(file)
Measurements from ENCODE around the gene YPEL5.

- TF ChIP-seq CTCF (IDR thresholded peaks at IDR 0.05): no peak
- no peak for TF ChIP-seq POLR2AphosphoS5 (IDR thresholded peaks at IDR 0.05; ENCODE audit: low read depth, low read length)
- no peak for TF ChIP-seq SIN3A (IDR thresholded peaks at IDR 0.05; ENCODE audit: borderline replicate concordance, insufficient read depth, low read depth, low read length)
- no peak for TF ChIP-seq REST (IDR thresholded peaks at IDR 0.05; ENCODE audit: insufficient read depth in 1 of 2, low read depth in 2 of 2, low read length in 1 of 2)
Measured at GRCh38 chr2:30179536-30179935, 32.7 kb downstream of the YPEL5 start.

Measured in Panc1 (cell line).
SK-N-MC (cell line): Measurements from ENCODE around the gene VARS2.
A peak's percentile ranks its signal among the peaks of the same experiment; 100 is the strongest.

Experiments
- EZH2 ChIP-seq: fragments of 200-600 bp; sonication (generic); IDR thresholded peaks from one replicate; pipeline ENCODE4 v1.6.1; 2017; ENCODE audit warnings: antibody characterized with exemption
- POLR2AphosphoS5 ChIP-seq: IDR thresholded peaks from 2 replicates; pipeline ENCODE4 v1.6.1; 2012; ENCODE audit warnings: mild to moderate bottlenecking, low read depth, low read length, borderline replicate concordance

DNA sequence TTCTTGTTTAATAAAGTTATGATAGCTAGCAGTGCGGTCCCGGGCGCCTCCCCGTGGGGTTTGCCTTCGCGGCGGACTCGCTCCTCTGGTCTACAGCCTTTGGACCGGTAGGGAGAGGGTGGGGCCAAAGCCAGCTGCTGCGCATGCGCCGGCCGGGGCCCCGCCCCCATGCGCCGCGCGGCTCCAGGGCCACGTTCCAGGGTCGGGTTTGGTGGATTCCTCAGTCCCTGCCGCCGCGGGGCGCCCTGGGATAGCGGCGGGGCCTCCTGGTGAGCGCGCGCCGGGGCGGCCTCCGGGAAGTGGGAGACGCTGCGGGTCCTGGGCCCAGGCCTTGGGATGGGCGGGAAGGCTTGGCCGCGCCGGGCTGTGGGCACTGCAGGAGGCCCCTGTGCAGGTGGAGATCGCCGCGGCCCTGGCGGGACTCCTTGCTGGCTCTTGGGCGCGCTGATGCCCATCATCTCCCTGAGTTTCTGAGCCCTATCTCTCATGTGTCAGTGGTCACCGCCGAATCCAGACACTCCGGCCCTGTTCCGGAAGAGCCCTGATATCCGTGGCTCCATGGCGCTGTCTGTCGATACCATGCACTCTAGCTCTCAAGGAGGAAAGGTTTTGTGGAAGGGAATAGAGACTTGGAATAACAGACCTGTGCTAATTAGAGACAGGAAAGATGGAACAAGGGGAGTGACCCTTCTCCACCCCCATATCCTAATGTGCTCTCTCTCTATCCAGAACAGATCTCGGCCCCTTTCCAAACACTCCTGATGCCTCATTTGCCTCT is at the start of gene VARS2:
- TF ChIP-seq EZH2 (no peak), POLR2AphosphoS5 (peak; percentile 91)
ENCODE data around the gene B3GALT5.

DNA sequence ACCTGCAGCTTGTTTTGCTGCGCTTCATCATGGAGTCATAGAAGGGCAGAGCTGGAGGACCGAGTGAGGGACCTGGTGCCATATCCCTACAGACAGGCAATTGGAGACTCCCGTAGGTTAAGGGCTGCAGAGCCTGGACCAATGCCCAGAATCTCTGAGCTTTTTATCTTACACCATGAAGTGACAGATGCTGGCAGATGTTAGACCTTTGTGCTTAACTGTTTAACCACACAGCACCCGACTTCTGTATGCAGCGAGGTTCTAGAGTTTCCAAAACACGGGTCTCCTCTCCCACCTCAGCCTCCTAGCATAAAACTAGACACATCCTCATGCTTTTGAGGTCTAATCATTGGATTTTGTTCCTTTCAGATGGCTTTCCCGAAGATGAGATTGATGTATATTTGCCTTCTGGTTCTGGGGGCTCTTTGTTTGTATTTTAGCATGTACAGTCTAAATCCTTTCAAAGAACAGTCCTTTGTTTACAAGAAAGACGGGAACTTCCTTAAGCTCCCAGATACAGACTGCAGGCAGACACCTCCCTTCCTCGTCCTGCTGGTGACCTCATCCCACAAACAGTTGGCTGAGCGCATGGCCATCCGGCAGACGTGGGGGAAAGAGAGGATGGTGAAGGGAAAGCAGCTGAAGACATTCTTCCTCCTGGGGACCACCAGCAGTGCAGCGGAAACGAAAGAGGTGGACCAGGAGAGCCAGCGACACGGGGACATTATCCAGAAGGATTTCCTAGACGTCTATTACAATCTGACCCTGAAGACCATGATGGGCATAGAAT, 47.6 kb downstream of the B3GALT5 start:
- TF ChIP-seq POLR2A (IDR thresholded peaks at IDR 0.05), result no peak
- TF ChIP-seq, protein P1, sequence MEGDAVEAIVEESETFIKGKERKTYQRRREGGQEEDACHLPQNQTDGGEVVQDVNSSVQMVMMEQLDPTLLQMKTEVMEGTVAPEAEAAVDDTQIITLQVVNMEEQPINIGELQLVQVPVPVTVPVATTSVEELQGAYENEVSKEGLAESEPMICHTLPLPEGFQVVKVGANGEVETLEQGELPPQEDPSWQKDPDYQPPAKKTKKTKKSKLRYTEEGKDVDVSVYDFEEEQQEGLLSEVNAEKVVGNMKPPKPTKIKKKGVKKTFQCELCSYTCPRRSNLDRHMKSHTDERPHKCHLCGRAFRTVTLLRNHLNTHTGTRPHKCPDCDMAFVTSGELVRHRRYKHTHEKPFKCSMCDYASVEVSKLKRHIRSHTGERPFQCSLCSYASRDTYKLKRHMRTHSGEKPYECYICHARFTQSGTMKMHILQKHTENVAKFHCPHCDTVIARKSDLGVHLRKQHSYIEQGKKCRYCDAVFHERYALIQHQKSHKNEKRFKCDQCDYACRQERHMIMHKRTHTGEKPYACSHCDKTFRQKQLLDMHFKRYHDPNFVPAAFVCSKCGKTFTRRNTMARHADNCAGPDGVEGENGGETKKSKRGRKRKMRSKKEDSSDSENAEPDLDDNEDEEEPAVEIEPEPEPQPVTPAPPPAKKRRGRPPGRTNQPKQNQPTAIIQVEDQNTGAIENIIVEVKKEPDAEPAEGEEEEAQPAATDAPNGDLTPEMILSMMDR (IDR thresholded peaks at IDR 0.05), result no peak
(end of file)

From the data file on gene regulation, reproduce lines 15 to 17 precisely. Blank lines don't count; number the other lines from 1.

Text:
ENCODE data around the gene B3GALT5.

DNA sequence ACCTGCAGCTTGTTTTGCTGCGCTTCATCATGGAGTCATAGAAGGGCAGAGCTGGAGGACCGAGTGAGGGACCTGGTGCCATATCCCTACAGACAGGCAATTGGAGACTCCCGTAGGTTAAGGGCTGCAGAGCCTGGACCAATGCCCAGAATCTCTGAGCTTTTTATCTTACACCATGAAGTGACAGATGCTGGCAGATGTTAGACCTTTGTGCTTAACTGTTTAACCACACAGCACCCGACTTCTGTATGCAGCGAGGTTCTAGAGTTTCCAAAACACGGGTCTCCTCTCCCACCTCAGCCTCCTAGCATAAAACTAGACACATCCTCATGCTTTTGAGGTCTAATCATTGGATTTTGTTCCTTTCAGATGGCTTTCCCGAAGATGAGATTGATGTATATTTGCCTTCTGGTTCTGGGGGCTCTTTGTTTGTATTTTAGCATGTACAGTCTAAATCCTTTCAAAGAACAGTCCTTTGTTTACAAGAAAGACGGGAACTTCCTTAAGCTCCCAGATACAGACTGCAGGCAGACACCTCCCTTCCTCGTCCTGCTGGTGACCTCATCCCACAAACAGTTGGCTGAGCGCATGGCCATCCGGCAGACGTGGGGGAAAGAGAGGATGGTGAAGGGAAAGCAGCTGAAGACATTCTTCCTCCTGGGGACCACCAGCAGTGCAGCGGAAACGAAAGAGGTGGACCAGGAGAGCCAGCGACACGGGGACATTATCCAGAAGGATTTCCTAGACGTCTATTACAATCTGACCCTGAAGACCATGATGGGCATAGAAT, 47.6 kb downstream of the B3GALT5 start:
- TF ChIP-seq POLR2A (IDR thresholded peaks at IDR 0.05), result no peak